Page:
10. FriendlyGhost Haunting history for 45+ yrs

    Firstly I think it's a shame that there are 16 votes in the poll at the moment, but only 10 posts, of which two are by you and one by someone who said he/she hadn't voted; so at least 9 votes are by members who haven't said why they voted the way they did.

    Secondly, let me say that I admire you for having the courage to post your writings at all. I haven't got any further than drafting stuff on my computer yet, so the fact you're willing to post something, anything is great.

    On to your main point, I have to say I agree with most of the posters above. Generally, criticism is meant to help. Sometimes particular criticism may come across as a bit harsh, but that's normally because someone has typed and posted quickly in the style of a verbal conversation, whilst you're missing the visual/verbal cues that the statement isn't meant to be harsh, nor as a criticism of you personally. There is a general consensus on here, IMO, that stories should be as plausible/realistic as possible within the constraints of their premises, but that doesn't mean that you as the writer don't have freedom to decide what's realistic for your story. For example, what's to say that Skippy the ASB doesn't keep interfering in small ways throughout a story? In non-ASB, if you want to have a queen give birth to 11 daughters in a row when OTL she had 3 sons, that's your prerogative - just don't have her have the 11 births in less than 9 years, as 11 successful pregnancies following 9 months after each other would be too implausible. If you want a country not to be industrialised, have a big explosion at an early 'advanced' factory which causes workers not to work with the new technology, thus slowing down industrial progress. Or do something completely different - it really is up to you.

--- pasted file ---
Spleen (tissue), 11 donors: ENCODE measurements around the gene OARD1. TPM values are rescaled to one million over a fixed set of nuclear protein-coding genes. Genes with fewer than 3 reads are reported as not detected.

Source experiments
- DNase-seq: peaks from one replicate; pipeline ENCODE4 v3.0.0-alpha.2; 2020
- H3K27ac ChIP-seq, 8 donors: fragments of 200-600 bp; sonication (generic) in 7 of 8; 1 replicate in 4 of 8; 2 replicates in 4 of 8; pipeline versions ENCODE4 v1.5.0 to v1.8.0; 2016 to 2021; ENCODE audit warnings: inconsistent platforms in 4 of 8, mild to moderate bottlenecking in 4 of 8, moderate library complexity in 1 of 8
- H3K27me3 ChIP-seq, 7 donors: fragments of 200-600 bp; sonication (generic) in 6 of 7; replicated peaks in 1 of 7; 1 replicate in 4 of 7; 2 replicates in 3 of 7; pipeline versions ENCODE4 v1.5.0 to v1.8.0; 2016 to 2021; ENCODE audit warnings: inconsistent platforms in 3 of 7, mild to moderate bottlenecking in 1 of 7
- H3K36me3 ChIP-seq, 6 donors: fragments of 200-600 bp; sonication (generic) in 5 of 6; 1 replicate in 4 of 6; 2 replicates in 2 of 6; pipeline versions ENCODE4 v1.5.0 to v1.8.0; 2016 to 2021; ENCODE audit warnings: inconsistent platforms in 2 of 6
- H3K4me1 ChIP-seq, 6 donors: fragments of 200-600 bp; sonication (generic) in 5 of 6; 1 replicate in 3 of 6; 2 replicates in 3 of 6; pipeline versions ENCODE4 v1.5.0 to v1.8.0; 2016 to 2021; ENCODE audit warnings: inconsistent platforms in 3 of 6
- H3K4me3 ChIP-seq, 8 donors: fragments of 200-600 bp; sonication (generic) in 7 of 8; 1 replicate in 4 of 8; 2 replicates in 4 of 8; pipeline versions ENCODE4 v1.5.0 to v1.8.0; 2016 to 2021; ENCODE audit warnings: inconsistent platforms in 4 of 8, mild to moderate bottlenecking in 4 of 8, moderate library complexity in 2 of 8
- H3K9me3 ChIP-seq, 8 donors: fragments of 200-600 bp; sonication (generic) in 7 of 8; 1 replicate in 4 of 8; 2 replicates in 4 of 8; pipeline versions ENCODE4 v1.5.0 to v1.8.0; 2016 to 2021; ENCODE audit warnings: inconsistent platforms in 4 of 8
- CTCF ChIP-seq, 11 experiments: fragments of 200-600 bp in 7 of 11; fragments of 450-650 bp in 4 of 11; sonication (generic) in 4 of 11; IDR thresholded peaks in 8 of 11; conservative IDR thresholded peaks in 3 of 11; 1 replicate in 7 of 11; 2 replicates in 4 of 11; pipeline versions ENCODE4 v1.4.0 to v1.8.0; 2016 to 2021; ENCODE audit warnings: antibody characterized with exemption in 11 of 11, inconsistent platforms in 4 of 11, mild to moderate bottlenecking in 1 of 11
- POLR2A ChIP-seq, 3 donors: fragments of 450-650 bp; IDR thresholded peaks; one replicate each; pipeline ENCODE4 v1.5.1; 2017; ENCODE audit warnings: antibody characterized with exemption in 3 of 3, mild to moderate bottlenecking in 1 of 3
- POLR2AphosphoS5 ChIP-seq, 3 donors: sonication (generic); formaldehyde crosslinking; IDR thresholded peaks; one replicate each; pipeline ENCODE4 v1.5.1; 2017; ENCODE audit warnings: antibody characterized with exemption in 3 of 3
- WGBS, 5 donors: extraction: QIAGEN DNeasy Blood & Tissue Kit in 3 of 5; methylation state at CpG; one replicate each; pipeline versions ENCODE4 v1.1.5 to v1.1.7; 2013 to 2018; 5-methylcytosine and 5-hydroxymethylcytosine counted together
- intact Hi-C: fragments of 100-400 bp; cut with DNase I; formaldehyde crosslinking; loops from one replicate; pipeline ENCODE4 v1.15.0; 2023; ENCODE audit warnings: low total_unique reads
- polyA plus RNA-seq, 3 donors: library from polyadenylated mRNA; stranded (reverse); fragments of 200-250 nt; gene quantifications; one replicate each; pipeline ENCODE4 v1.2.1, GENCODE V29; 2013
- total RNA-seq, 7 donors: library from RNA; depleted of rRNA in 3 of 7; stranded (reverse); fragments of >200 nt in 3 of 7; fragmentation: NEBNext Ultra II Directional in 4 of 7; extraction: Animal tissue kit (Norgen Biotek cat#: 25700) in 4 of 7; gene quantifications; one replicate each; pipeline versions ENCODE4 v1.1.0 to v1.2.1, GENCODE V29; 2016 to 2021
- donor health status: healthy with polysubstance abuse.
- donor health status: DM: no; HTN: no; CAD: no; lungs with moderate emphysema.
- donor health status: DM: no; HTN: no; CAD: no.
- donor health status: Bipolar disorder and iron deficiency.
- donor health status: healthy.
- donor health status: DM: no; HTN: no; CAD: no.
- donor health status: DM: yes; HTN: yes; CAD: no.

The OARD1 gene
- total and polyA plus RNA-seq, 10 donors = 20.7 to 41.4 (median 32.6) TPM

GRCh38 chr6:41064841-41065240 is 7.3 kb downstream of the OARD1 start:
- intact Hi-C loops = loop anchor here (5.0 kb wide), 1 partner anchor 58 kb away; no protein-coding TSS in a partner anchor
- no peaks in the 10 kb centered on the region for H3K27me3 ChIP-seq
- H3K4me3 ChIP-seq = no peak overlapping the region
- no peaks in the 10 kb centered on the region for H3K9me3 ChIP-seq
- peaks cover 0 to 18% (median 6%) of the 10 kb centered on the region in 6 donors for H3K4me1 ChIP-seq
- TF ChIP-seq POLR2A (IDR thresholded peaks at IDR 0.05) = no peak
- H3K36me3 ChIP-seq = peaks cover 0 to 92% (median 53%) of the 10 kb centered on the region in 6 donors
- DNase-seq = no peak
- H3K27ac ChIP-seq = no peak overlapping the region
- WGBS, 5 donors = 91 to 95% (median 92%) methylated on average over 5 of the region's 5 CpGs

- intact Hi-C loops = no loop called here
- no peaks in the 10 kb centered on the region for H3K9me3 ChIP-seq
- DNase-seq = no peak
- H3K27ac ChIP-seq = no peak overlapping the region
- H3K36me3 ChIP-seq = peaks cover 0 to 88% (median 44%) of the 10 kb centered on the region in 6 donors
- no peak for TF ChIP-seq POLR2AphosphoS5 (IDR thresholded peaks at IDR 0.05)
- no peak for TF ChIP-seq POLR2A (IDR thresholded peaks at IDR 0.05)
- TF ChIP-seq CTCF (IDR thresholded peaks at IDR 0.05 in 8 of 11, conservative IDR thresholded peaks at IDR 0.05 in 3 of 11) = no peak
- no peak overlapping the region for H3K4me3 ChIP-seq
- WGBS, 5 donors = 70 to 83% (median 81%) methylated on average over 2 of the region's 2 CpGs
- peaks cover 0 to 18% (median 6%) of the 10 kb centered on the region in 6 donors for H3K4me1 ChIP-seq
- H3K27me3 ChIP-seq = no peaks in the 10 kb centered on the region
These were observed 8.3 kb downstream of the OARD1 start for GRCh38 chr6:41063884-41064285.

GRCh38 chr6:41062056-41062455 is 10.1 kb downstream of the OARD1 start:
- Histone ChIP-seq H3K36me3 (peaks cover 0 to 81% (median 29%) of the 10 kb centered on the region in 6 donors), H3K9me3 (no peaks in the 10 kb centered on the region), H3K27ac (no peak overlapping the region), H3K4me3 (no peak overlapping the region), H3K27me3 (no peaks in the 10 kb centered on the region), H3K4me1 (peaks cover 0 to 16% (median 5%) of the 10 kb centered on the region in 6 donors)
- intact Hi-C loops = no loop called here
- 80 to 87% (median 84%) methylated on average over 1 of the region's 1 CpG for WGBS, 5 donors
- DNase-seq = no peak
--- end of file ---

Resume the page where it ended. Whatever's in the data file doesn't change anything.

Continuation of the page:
Having said that, if you are feeling stressed from what's happening, then perhaps taking a break from it might the best for your health and well-being. That doesn't mean you have to leave the site permanently (please don't) or even temporarily (my vote - just to help you with the stress). You could choose just to stop posting for a while - post in your TL that you're taking a break for a couple of weeks - but keep reading other TLs and threads, particularly ones on similar subjects to your own, to see what sort of comments/criticism they receive. Hopefully you'll see that everyone here is treated the same.

    Sorry for the rambling reply...
    TheImperialTheorist and Zagan like this.
  11. markedward Well-Known Member

    May 4, 2016
    Somewhere in Canada
    I had a reply written out last night but didn't post it. It took a lot for me to join this forum and start a TL. I hadn't really shared my writing with anyone in years, let alone strangers. It's been a good experience for me. You're always going to get people who try to derail things and are negative, but there are also lots of people who are helpful and offer a lot of really good advice. It's your choice, but I've found this place pretty supportive.